Sponsored By
An organization or individual has paid for the creation of this work but did not approve or review it.



Demolition crew finds time capsule in YWCA building

Want to see a history buff's eyes light up? Mention the words "time capsule." Even though the former home of the Grand Forks YWCA, which has stood at 121 N. Fifth St. for 60 years, succumbs to the wrecking ball this week, local historians are thr...

Cory Lien
Cory Lien (left) with the Grand Forks Historic Preservation Commission, and Grand Forks School District Business Manager Bill Hutchison examine the contents of a time capsule removed from the cornerstone of the old YWCA in Grand Forks. The old YWCA is being demolished to make way for a parking lot for Central High School. Herald photo by John Stennes.

Want to see a history buff's eyes light up? Mention the words "time capsule."

Even though the former home of the Grand Forks YWCA, which has stood at 121 N. Fifth St. for 60 years, succumbs to the wrecking ball this week, local historians are thrilled to have found a time capsule tucked inside the building's cornerstone.

Its contents are in good -- if aromatic -- condition.

"The box is in good shape, even still has the copper color," said Cory Lien, a member of the Grand Forks Historic Preservation Commission who was instrumental in salvaging the artifact.

Contents included editions of Herald newspapers that describe the groundbreaking in July 1951 and the laying of the cornerstone in September 1951, pictures, a handwritten list of the bricklayers and a 1949 brochure used to raise nearly $300,000 for the building.


The construction of the YWCA was a triumph for women and girls of the time. Men and boys had had their YMCA since 1886, but the brochure said women and girls had struggled 46 years for a similar recreational facility.

"The proposed YWCA will provide what thousands of Grand Forks girls have been denied!" the brochure declared.

By the mid-1960s, the two organizations merged into what eventually became the Y Family Center that serves all members of the community, said Y Associate Director Bob McWilliams.

The YWCA building was eventually sold and served as a community center for a time. After the last developer gave up on it for lack of adequate parking, the Grand Forks School District bought it and nearby property with plans to raze both this week to make room for parking for Central High School.

Historic register

For many years, Lien said he drove by the YWCA building on his way to work, and wondered whether the cornerstone contained a time capsule.

When he learned the building was scheduled for demolition, he contacted Historic Preservation Commission director Peg O'Leary. She alerted the company charged with demolition to check for and recover the time capsule.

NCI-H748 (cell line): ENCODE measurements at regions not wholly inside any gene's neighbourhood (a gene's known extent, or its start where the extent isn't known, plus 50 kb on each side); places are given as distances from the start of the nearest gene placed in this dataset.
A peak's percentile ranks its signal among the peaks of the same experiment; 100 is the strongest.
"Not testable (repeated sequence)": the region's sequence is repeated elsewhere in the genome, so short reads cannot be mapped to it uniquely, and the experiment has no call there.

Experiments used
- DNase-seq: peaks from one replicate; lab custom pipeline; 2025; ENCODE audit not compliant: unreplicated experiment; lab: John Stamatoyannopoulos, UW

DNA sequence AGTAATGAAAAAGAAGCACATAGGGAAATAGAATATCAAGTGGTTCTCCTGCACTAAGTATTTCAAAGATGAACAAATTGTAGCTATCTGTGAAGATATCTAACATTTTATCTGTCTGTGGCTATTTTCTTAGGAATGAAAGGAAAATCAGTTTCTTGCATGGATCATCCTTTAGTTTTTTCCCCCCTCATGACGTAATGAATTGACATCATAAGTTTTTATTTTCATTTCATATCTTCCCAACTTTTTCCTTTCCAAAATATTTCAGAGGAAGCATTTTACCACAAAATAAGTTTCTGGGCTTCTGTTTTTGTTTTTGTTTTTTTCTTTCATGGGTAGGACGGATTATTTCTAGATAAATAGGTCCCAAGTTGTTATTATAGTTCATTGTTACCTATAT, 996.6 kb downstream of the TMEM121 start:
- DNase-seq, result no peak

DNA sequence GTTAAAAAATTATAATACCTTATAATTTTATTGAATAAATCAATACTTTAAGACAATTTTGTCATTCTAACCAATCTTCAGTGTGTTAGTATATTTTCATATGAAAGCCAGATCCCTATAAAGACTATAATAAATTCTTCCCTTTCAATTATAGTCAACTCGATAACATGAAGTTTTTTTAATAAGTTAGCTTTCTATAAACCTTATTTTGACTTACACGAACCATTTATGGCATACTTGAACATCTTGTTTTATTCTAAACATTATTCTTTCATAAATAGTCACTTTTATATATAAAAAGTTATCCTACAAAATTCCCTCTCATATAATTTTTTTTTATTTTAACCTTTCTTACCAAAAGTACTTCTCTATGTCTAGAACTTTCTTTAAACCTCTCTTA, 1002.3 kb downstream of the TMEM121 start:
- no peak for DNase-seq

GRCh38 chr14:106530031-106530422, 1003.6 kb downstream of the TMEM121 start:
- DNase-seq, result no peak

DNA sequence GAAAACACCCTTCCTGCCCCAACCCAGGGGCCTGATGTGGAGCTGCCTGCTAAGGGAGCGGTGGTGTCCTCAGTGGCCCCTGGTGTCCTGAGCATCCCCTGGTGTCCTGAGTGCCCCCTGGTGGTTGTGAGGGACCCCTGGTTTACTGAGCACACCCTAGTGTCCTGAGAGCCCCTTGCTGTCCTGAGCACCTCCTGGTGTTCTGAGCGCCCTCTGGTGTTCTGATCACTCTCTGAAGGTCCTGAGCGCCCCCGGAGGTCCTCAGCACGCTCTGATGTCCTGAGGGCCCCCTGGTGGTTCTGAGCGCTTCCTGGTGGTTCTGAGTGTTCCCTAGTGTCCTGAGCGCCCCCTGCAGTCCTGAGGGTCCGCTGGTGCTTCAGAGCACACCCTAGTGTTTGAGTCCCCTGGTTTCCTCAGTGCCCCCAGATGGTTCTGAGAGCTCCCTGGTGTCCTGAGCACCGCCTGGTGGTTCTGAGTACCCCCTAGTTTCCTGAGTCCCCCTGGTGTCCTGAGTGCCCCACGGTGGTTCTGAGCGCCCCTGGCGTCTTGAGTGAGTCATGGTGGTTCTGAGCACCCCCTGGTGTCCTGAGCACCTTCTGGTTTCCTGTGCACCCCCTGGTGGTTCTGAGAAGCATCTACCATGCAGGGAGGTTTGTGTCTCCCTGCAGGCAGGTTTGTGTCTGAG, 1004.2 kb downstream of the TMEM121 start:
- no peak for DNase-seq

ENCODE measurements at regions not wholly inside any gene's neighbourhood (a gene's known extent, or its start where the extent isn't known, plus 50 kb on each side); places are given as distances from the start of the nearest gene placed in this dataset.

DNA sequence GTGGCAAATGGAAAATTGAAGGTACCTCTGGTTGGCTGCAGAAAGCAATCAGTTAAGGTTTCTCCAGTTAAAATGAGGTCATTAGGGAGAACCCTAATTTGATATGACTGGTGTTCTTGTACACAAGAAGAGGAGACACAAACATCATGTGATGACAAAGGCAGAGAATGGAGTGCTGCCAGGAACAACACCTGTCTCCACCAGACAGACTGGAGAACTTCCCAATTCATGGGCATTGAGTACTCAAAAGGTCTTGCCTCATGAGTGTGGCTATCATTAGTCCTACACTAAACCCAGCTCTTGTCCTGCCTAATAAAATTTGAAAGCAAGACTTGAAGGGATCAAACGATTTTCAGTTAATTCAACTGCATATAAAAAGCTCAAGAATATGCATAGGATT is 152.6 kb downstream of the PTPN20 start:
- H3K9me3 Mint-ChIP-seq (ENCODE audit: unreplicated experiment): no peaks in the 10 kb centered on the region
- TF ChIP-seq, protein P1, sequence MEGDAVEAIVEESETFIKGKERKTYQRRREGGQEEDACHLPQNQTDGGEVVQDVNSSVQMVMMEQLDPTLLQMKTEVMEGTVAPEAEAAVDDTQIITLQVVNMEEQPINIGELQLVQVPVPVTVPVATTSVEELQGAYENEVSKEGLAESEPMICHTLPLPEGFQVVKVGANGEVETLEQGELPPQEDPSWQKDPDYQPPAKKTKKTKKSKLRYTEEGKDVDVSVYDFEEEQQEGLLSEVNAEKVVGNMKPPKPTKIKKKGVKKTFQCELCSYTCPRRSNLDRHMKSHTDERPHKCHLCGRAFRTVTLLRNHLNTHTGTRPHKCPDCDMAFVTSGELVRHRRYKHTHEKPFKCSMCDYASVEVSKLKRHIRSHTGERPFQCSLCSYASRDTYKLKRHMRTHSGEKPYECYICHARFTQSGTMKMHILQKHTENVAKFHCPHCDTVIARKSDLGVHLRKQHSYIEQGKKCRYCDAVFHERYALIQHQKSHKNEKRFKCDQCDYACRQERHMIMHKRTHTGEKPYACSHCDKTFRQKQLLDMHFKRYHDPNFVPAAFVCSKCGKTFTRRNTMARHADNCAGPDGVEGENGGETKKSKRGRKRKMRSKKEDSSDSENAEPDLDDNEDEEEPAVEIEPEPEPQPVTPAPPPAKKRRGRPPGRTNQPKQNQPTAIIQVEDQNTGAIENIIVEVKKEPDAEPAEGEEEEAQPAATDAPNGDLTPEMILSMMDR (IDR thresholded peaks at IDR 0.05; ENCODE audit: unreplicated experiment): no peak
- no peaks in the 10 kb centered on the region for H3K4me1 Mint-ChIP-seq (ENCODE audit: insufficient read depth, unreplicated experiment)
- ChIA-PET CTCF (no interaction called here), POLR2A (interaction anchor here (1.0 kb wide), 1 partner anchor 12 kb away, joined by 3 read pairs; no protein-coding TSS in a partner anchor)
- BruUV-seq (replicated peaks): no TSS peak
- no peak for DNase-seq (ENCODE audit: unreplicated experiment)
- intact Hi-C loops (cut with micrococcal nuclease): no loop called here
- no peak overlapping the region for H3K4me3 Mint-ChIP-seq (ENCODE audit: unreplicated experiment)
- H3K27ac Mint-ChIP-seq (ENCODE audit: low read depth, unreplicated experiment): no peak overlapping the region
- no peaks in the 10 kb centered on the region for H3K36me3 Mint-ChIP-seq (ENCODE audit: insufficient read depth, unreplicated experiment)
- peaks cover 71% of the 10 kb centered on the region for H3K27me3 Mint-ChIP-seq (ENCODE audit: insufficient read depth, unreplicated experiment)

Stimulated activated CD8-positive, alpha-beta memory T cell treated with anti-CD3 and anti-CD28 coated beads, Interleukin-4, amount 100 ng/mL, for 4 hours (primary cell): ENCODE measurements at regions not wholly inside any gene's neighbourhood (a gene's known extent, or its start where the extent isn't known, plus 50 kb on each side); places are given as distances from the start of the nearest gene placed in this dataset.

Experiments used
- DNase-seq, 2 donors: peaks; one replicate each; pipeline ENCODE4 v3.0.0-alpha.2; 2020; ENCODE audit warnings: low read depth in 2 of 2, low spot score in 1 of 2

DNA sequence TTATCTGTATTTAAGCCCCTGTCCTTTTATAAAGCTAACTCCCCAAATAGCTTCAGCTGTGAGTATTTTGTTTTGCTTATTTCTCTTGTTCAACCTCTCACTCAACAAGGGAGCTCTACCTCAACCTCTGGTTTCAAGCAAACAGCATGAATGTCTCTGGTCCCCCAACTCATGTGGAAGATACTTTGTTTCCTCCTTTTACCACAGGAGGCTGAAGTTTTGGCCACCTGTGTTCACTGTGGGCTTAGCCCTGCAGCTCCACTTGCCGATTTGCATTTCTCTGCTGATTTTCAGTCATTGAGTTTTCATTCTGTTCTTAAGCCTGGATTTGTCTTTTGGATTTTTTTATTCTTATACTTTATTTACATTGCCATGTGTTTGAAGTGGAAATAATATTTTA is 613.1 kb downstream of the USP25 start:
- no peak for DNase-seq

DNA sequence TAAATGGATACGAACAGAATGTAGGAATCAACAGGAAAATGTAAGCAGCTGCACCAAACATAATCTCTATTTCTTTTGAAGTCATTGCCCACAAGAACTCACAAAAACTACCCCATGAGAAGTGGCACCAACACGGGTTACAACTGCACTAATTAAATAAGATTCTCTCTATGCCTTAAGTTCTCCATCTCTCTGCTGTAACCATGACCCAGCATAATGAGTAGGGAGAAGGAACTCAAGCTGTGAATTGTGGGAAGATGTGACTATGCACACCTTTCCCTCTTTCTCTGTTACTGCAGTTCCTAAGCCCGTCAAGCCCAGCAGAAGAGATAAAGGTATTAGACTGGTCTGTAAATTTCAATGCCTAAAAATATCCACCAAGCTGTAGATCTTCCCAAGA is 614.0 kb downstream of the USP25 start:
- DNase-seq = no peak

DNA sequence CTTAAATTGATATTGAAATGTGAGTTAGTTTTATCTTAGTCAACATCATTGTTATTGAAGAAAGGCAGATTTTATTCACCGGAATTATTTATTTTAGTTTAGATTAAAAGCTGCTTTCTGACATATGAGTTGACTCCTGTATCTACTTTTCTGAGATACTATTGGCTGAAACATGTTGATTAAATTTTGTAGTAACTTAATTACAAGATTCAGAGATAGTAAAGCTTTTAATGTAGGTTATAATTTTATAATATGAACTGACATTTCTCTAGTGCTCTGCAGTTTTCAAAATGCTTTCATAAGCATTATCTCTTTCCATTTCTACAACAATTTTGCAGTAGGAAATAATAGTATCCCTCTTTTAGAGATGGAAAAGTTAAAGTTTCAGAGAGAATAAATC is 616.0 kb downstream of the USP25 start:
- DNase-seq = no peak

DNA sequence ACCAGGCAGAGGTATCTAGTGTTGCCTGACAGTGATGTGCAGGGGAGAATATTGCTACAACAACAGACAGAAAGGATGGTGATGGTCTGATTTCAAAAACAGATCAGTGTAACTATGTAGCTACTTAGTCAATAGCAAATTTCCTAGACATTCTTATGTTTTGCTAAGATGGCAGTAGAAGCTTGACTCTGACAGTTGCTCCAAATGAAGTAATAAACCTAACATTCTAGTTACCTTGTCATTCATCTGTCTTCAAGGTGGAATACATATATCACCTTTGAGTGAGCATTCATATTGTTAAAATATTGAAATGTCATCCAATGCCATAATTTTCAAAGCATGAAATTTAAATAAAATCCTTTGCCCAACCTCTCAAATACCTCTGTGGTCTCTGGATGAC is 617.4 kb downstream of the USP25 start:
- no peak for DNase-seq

"It's not every day you get to find a cornerstone with a time capsule in it," Lien said. "I was pretty happy."


The time capsule must have been lodged high enough to elude water from the Flood of 1997, said School District Business Manager Bill Hutchison.

"We hate to see buildings come down but, since it was coming down, it's nice to use the

pieces from it," said O'Leary. "The building has received a good deal of attention and several people have made serious attempts to salvage it, but those efforts didn't work out.

"There's not much that's original on the inside of it anymore."

The YWCA is listed on the National Register of Historic Places but that doesn't

necessarily protect it from demolition, she said. "Restriction comes about if federal funds are involved."

Women rallied

Before the North Fifth Street building was constructed, the YWCA was headquartered in a house at 311 N. Fourth St. that was donated by James Dinnie, a cement contractor who, with his brother, built several buildings in downtown Grand Forks, Lien said.


The 1949 brochure lamented that, at the house, "activities for young girls must be conducted in a makeshift basement room, little better than an ordinary cellar."

A statement written by Mrs. Erich Selke, wife of a UND professor, reflected the sentiments of some of the women from the era. It was titled "FOR MEN ONLY!"

"What the men thought Grand Forks needed, Grand Forks got!" she wrote. "Remember how the YMCA became the splendid institution it is today? The men wanted it and the women worked side by side with them to get it."

"Patiently and with all-abiding faith, the women of the Grand Forks area have waited -- waited for nearly 50 years," she wrote. "But believe it or not, boys, OUR TURN HAS COME AT LAST."

The brochure said the new building would be an improvement on the old and will provide adequate character building, homemaking programs and wholesome recreation activities for the girls and women of this area."

Blocks saved

Besides the time capsule, preservationists also saved the black granite blocks from over the main entrance. It's etched with the letters "YMCA" and spans ten feet wide.

The blocks will find a new home probably in the lobby of the Y Family Center at North Seventh Street and University Avenue as part of the center's $3 million renovation project, said McWilliams.


"It's something neat to have, just to show the tradition of the Y in Grand Forks," he said.

"It's a wonderful thing for them," said Lien, "a nice remembrance to show how women were very involved in the building at that time.

"Preserving the history and heritage of Grand Forks really means a lot. We lost so much in the Flood of '97, it's nice to save as much as we can."

Reach Knudson at (701) 780-1107; (800) 477-6572, ext. 107; or send e-mail to pknudson@gfherald.com .

Pamela Knudson is a features and arts/entertainment writer for the Grand Forks Herald.

She has worked for the Herald since 2011 and has covered a wide variety of topics, including the latest performances in the region and health topics.

Pamela can be reached at pknudson@gfherald.com or (701) 780-1107.
What To Read Next
Get Local